# Comparing mlr3pipelines to other frameworks

knitr::opts_chunk$set( cache = FALSE, collapse = TRUE, comment = "#>" ) set.seed(8008135) compiler::enableJIT(0) library("mlr3") library("mlr3pipelines") # Comparing mlr3pipelines to other frameworks Below, we collected some examples, where mlr3pipelines is compared to different other software packages, such as mlr, recipes and sklearn. Before diving deeper, we give a short introduction to PipeOps. ## An introduction to "PipeOp"s In this example, we create a ĺinear Pipeline. After scaling all input features, we rotate our data using principal component analysis. After this transformation, we use a simple Decision Tree learner for classification. As exemplary data, we will use the "iris" classification task. This object contains the famous iris dataset and some meta-information, such as the target variable.  library("mlr3") task = mlr_tasks$get("iris")

We quickly split our data into a train and a test set:

 test.idx = sample(seq_len(task$nrow), 30) train.idx = setdiff(seq_len(task$nrow), test.idx) # Set task to only use train indexes task$row_roles$use = train.idx

A Pipeline (or Graph) contains multiple pipeline operators ("PipeOp"s), where each PipeOp transforms the data when it flows through it. For this use case, we require 3 transformations:

• A PipeOp that scales the data
• A PipeOp that performs PCA
• A PipeOp that contains the Decision Tree learner

A list of available PipeOps can be obtained from

• $predict(): A function used to predict with the PipeOp. The $train() and $predict() functions define the core functionality of our PipeOp. In many cases, in order to not leak information from the training set into the test set it is imperative to treat train and test data separately. For this we require a $train() function that learns the appropriate transformations from the training set and a $predict() function that applies the transformation on future data. In the case of PipeOpPCA this means the following: • $train() learns a rotation matrix from its input and saves this matrix to an additional slot, $state. It returns the rotated input data stored in a new Task. • $predict() uses the rotation matrix stored in $state in order to rotate future, unseen data. It returns those in a new Task. ### Constructing the Pipeline We can now connect the PipeOps constructed earlier to a Pipeline. We can do this using the %>>% operator.  linear_pipeline = op1 %>>% op2 %>>% op3 The result of this operation is a "Graph". A Graph connects the input and output of each PipeOp to the following PipeOp. This allows us to specify linear processing pipelines. In this case, we connect the output of the scaling PipeOp to the input of the PCA PipeOp and the output of the PCA PipeOp to the input of PipeOpLearner. We can now train the Graph using the iris Task.  linear_pipeline$train(task)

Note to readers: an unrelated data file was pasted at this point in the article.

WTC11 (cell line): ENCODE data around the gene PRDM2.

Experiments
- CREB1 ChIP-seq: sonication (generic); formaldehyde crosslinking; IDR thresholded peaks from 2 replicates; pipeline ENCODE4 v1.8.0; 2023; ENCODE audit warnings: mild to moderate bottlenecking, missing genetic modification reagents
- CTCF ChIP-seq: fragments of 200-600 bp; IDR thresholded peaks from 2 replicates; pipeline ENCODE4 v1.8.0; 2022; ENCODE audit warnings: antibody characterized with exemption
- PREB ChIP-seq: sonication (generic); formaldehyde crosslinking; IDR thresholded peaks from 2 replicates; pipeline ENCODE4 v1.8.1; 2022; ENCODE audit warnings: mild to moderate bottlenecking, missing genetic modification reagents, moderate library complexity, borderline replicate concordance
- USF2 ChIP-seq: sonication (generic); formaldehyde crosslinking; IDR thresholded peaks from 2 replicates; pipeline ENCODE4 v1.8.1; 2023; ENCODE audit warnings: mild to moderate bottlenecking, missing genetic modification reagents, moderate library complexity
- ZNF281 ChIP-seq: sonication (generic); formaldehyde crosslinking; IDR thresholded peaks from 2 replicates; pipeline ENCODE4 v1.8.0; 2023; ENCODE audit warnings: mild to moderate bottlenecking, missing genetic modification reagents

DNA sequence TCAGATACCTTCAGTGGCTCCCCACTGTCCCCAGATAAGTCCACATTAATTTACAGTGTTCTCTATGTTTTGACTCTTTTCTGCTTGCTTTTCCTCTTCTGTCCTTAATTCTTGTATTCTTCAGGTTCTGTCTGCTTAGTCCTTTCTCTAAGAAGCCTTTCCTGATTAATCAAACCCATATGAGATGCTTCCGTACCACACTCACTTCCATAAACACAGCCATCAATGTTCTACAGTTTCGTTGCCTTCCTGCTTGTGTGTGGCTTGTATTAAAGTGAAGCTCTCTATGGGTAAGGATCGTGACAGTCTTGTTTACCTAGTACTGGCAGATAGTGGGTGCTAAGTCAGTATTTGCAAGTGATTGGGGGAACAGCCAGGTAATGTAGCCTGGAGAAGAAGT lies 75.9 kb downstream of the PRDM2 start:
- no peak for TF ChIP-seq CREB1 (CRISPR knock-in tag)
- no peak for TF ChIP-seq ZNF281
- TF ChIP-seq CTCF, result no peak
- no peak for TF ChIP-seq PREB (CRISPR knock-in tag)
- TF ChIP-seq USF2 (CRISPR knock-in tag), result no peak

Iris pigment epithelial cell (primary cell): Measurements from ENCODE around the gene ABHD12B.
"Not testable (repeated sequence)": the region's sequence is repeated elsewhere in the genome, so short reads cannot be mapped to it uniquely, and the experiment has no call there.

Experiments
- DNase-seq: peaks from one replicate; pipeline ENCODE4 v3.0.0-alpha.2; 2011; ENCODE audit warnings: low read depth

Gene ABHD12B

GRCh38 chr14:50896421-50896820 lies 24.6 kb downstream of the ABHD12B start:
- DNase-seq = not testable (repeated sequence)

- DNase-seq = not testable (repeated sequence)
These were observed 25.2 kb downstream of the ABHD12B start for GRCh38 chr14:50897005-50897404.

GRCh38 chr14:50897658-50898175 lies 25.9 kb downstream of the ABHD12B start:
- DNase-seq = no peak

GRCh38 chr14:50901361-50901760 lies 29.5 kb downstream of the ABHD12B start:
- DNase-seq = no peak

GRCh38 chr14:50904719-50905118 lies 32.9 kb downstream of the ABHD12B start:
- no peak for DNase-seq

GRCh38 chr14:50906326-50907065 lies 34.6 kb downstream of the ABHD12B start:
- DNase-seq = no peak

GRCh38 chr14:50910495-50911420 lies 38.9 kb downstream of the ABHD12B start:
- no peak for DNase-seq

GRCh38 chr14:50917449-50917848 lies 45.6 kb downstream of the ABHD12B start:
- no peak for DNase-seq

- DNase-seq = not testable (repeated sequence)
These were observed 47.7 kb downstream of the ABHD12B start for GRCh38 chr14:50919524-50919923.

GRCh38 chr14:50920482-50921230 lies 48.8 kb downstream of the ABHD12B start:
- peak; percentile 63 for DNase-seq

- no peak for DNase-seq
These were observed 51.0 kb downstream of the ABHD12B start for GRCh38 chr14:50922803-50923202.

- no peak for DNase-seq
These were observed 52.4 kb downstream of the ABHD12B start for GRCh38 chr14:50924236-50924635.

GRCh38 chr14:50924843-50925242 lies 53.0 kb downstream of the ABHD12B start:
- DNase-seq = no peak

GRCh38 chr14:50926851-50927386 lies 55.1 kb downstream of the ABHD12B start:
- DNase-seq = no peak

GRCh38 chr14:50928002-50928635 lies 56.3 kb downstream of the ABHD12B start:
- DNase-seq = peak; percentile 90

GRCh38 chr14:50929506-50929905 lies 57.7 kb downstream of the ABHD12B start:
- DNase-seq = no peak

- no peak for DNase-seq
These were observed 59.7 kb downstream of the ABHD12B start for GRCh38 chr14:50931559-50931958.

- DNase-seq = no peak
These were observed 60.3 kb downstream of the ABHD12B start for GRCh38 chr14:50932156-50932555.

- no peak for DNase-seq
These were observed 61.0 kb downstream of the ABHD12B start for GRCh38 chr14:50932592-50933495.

When we now train the graph, the data flows through the graph as follows:

• The Task flows into the PipeOpScale. The PipeOp scales each column in the data contained in the Task and returns a new Task that contains the scaled data to its output.
• The scaled Task flows into the PipeOpPCA. PCA transforms the data and returns a (possibly smaller) Task, that contains the transformed data.
• This transformed data then flows into the learner, in our case classif.rpart. It is then used to train the learner, and as a result saves a model that can be used to predict new data.

In order to predict on new data, we need to save the relevant transformations our data went through while training. As a result, each PipeOp saves a state, where information requried to appropriately transform future data is stored. In our case, this is mean and standard deviation of each column for PipeOpScale, the PCA rotation matrix for PipeOpPCA and the learned model for PipeOpLearner.